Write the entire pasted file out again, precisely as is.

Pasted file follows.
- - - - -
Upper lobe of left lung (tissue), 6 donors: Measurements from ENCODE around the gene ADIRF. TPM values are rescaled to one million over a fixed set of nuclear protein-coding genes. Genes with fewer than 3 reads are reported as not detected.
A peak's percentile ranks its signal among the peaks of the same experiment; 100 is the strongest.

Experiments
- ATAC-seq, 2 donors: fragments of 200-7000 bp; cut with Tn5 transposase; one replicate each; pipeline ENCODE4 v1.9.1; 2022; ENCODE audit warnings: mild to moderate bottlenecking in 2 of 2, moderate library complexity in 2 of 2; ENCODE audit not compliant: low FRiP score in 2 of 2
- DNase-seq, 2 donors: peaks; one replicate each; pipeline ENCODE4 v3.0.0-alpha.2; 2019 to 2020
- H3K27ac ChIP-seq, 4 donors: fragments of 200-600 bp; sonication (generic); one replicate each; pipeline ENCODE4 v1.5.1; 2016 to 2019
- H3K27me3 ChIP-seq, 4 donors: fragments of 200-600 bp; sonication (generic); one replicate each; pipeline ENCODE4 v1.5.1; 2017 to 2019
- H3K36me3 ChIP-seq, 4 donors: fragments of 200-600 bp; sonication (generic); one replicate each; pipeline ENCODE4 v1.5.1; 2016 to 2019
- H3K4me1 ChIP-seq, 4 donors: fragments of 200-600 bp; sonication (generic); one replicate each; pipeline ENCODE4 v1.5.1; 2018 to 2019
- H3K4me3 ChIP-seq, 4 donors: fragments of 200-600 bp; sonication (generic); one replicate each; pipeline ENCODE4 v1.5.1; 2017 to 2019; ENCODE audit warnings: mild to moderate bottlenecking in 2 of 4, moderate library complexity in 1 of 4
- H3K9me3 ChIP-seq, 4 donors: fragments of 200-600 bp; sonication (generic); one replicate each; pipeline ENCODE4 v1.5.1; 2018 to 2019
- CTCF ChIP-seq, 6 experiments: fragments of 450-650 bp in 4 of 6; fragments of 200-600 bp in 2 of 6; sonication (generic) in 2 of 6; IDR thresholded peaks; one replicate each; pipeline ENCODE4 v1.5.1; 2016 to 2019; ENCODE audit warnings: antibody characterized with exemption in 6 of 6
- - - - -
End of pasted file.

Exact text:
Upper lobe of left lung (tissue), 6 donors: Measurements from ENCODE around the gene ADIRF. TPM values are rescaled to one million over a fixed set of nuclear protein-coding genes. Genes with fewer than 3 reads are reported as not detected.
A peak's percentile ranks its signal among the peaks of the same experiment; 100 is the strongest.

Experiments
- ATAC-seq, 2 donors: fragments of 200-7000 bp; cut with Tn5 transposase; one replicate each; pipeline ENCODE4 v1.9.1; 2022; ENCODE audit warnings: mild to moderate bottlenecking in 2 of 2, moderate library complexity in 2 of 2; ENCODE audit not compliant: low FRiP score in 2 of 2
- DNase-seq, 2 donors: peaks; one replicate each; pipeline ENCODE4 v3.0.0-alpha.2; 2019 to 2020
- H3K27ac ChIP-seq, 4 donors: fragments of 200-600 bp; sonication (generic); one replicate each; pipeline ENCODE4 v1.5.1; 2016 to 2019
- H3K27me3 ChIP-seq, 4 donors: fragments of 200-600 bp; sonication (generic); one replicate each; pipeline ENCODE4 v1.5.1; 2017 to 2019
- H3K36me3 ChIP-seq, 4 donors: fragments of 200-600 bp; sonication (generic); one replicate each; pipeline ENCODE4 v1.5.1; 2016 to 2019
- H3K4me1 ChIP-seq, 4 donors: fragments of 200-600 bp; sonication (generic); one replicate each; pipeline ENCODE4 v1.5.1; 2018 to 2019
- H3K4me3 ChIP-seq, 4 donors: fragments of 200-600 bp; sonication (generic); one replicate each; pipeline ENCODE4 v1.5.1; 2017 to 2019; ENCODE audit warnings: mild to moderate bottlenecking in 2 of 4, moderate library complexity in 1 of 4
- H3K9me3 ChIP-seq, 4 donors: fragments of 200-600 bp; sonication (generic); one replicate each; pipeline ENCODE4 v1.5.1; 2018 to 2019
- CTCF ChIP-seq, 6 experiments: fragments of 450-650 bp in 4 of 6; fragments of 200-600 bp in 2 of 6; sonication (generic) in 2 of 6; IDR thresholded peaks; one replicate each; pipeline ENCODE4 v1.5.1; 2016 to 2019; ENCODE audit warnings: antibody characterized with exemption in 6 of 6